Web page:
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Texas dairy producers see high prices, high input costs

09 August 2022

Texas A&M

Texas is the fourth largest dairy producer in the US

Texas dairy producers pushed into third place nationally at the beginning of 2022 and have experienced historically high prices and input costs, according to a Texas A&M AgriLife Extension Service expert.

Jennifer Spencer, AgriLife extension dairy specialist, Stephenville, said prices are good for producers and demand continues to be high for milk and milk products from cheese to ice cream, while fluid milk consumption continues to decline.

Spencer predicted last year that Texas would move past Idaho and into the No. 3 milk production spot nationally as more processing facilities opened. Two cheese processing plants – Abilene and Amarillo – broke ground last summer and will increase the capacity for producers in the Texas Plains, where 80% of the state’s milk is produced.

But even without the added processing capacity, Texas milk producers increased the number of dairy cows by 20,000 head, which helped Texas surpass Idaho in milk production between January and April. Texas dairies produced 1.4 billion pounds of milk compared to 1.39 billion pounds produced in Idaho.

Texas slipped back to fourth as higher temperatures set in, according to the Texas Association of Dairymen.

Spencer said milk production in June 2022 increased 6.9% compared to June 2021. Texas milk production totalled 15.6 billion pounds in 2021, up 5% from 2020, according to the US Department of Agriculture. Total cash receipts were around $2.83 billion for the Texas dairy industry.

“Idaho has been struggling with drought and heat as well, but we have extreme heat, humidity and limited water availability to contend with,” she said. “But where most states are shrinking or maintaining production, Texas is consistently increasing milk production, demonstrating how dairy is a thriving agricultural industry in the state.”

Prices high, but costs up as well

Historically good prices are welcome news to dairy producers as the industry recovers from pandemic restrictions that impacted consumption of products from carton milk for schools to butter and cheese used in restaurants.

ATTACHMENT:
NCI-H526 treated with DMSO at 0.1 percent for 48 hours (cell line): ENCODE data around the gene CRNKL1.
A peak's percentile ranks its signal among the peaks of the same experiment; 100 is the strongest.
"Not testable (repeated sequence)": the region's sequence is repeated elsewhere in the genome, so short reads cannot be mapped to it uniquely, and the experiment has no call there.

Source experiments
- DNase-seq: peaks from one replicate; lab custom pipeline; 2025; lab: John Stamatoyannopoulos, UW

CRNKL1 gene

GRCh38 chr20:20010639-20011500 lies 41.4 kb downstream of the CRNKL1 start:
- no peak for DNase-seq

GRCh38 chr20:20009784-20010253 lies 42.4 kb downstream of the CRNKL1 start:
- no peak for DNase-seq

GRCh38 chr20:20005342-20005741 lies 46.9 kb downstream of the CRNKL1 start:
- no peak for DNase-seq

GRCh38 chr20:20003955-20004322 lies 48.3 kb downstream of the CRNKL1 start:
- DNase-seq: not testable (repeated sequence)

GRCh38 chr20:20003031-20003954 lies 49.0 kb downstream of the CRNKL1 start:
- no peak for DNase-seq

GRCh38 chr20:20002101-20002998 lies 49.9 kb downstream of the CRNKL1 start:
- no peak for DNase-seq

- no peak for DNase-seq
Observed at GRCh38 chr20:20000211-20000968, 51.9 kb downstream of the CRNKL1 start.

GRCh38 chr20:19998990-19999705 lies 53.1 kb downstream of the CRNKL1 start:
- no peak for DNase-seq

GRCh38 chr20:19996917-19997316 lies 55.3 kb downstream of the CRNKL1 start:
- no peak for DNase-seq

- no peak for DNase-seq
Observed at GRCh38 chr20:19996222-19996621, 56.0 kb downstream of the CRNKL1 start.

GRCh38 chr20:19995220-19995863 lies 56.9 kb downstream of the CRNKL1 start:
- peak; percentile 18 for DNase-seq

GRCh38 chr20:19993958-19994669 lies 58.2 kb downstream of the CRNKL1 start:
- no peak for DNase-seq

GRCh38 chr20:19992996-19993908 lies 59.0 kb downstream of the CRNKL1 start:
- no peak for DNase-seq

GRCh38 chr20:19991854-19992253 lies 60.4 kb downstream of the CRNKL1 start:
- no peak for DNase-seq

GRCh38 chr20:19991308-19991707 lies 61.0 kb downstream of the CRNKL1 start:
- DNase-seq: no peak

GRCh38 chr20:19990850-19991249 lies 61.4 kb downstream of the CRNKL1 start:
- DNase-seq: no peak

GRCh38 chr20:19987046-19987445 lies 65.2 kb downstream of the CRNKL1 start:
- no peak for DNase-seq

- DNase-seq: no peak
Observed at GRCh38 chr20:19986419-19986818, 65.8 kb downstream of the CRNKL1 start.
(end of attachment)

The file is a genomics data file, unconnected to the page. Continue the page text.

Prices per hundredweight have ranged between $23 and $25 between January and April, and a USDA report priced milk at $25.13 per hundredweight for August and a peak of $25.87 in June and July.

Pre-pandemic prices were around $19 per hundredweight, but prices averaged around $15 per hundredweight in 2020. The price per hundredweight was around $17 in June 2021.

Milk prices typically rise during the summer months, as higher temperatures impact output, and demand for ice cream and other summertime favorites increases, Spencer said.

But despite the good prices, Spencer said dairy producers have also faced much higher input costs. Feed, fuel and fertilizer prices have driven the break-even price per hundredweight of milk higher as well.

“That break-even price is operation-specific – where they are, what they feed and the size of the dairy – but input costs have pushed that price too close for some,” she said.

Spencer said dairy industry trends continue to show the number of dairies is declining as the dairy size and overall production continues to rise.

Demand for milk and the range of dairy-based products from protein powder, cheese and ice cream continues to rise despite fluid milk demand being down 2.4% from this time in 2021.

Export demands continue to be strong as well.

“Texas has been doing extremely well among the top 24 dairy producing states, and I expect that trend to continue,” she said. “We’ve been in a back-and-forth battle for third place, but with the production increases we’ve experienced and the processing facilities coming, dairy production in Texas is looking strong.”

 



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